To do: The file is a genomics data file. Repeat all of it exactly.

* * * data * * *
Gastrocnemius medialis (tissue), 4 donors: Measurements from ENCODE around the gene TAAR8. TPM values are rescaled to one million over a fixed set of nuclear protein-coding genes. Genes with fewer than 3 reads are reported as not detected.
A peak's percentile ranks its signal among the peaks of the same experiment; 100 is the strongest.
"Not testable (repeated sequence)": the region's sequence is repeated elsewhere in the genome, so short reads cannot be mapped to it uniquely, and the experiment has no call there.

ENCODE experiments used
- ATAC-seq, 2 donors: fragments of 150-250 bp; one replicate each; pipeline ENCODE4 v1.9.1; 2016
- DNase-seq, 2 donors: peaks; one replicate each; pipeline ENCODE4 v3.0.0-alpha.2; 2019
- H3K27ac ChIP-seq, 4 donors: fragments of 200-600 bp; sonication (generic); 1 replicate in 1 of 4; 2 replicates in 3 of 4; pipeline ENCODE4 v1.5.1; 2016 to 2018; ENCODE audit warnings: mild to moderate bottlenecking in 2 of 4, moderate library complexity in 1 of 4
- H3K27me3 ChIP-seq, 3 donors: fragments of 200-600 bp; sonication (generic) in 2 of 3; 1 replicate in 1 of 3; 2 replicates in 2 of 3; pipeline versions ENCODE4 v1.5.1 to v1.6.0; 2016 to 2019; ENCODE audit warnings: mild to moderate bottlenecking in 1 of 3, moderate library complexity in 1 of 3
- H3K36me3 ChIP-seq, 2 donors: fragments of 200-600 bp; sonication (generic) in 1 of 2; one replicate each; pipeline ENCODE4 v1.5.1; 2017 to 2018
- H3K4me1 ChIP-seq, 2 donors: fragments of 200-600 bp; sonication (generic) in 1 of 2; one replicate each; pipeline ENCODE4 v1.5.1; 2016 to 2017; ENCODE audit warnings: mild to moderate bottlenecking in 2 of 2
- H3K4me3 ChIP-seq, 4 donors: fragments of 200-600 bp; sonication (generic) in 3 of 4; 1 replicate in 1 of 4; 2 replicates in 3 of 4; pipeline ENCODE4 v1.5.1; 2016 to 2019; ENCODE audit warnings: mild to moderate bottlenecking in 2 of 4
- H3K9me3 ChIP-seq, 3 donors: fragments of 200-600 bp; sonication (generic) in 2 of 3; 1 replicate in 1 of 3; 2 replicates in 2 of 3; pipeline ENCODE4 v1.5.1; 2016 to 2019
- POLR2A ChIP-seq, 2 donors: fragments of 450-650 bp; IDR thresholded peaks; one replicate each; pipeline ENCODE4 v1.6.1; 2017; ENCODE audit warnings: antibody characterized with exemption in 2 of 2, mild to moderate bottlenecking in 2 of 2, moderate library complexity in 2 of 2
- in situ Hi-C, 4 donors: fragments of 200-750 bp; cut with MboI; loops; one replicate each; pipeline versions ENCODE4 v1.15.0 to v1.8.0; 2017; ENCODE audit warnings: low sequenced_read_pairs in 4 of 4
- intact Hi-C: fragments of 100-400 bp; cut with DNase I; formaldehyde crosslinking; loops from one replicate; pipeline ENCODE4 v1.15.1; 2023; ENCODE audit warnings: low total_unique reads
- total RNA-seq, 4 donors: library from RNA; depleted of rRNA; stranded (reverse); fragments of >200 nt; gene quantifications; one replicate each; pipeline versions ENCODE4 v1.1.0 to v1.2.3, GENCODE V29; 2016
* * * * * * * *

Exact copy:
Gastrocnemius medialis (tissue), 4 donors: Measurements from ENCODE around the gene TAAR8. TPM values are rescaled to one million over a fixed set of nuclear protein-coding genes. Genes with fewer than 3 reads are reported as not detected.
A peak's percentile ranks its signal among the peaks of the same experiment; 100 is the strongest.
"Not testable (repeated sequence)": the region's sequence is repeated elsewhere in the genome, so short reads cannot be mapped to it uniquely, and the experiment has no call there.

ENCODE experiments used
- ATAC-seq, 2 donors: fragments of 150-250 bp; one replicate each; pipeline ENCODE4 v1.9.1; 2016
- DNase-seq, 2 donors: peaks; one replicate each; pipeline ENCODE4 v3.0.0-alpha.2; 2019
- H3K27ac ChIP-seq, 4 donors: fragments of 200-600 bp; sonication (generic); 1 replicate in 1 of 4; 2 replicates in 3 of 4; pipeline ENCODE4 v1.5.1; 2016 to 2018; ENCODE audit warnings: mild to moderate bottlenecking in 2 of 4, moderate library complexity in 1 of 4
- H3K27me3 ChIP-seq, 3 donors: fragments of 200-600 bp; sonication (generic) in 2 of 3; 1 replicate in 1 of 3; 2 replicates in 2 of 3; pipeline versions ENCODE4 v1.5.1 to v1.6.0; 2016 to 2019; ENCODE audit warnings: mild to moderate bottlenecking in 1 of 3, moderate library complexity in 1 of 3
- H3K36me3 ChIP-seq, 2 donors: fragments of 200-600 bp; sonication (generic) in 1 of 2; one replicate each; pipeline ENCODE4 v1.5.1; 2017 to 2018
- H3K4me1 ChIP-seq, 2 donors: fragments of 200-600 bp; sonication (generic) in 1 of 2; one replicate each; pipeline ENCODE4 v1.5.1; 2016 to 2017; ENCODE audit warnings: mild to moderate bottlenecking in 2 of 2
- H3K4me3 ChIP-seq, 4 donors: fragments of 200-600 bp; sonication (generic) in 3 of 4; 1 replicate in 1 of 4; 2 replicates in 3 of 4; pipeline ENCODE4 v1.5.1; 2016 to 2019; ENCODE audit warnings: mild to moderate bottlenecking in 2 of 4
- H3K9me3 ChIP-seq, 3 donors: fragments of 200-600 bp; sonication (generic) in 2 of 3; 1 replicate in 1 of 3; 2 replicates in 2 of 3; pipeline ENCODE4 v1.5.1; 2016 to 2019
- POLR2A ChIP-seq, 2 donors: fragments of 450-650 bp; IDR thresholded peaks; one replicate each; pipeline ENCODE4 v1.6.1; 2017; ENCODE audit warnings: antibody characterized with exemption in 2 of 2, mild to moderate bottlenecking in 2 of 2, moderate library complexity in 2 of 2
- in situ Hi-C, 4 donors: fragments of 200-750 bp; cut with MboI; loops; one replicate each; pipeline versions ENCODE4 v1.15.0 to v1.8.0; 2017; ENCODE audit warnings: low sequenced_read_pairs in 4 of 4
- intact Hi-C: fragments of 100-400 bp; cut with DNase I; formaldehyde crosslinking; loops from one replicate; pipeline ENCODE4 v1.15.1; 2023; ENCODE audit warnings: low total_unique reads
- total RNA-seq, 4 donors: library from RNA; depleted of rRNA; stranded (reverse); fragments of >200 nt; gene quantifications; one replicate each; pipeline versions ENCODE4 v1.1.0 to v1.2.3, GENCODE V29; 2016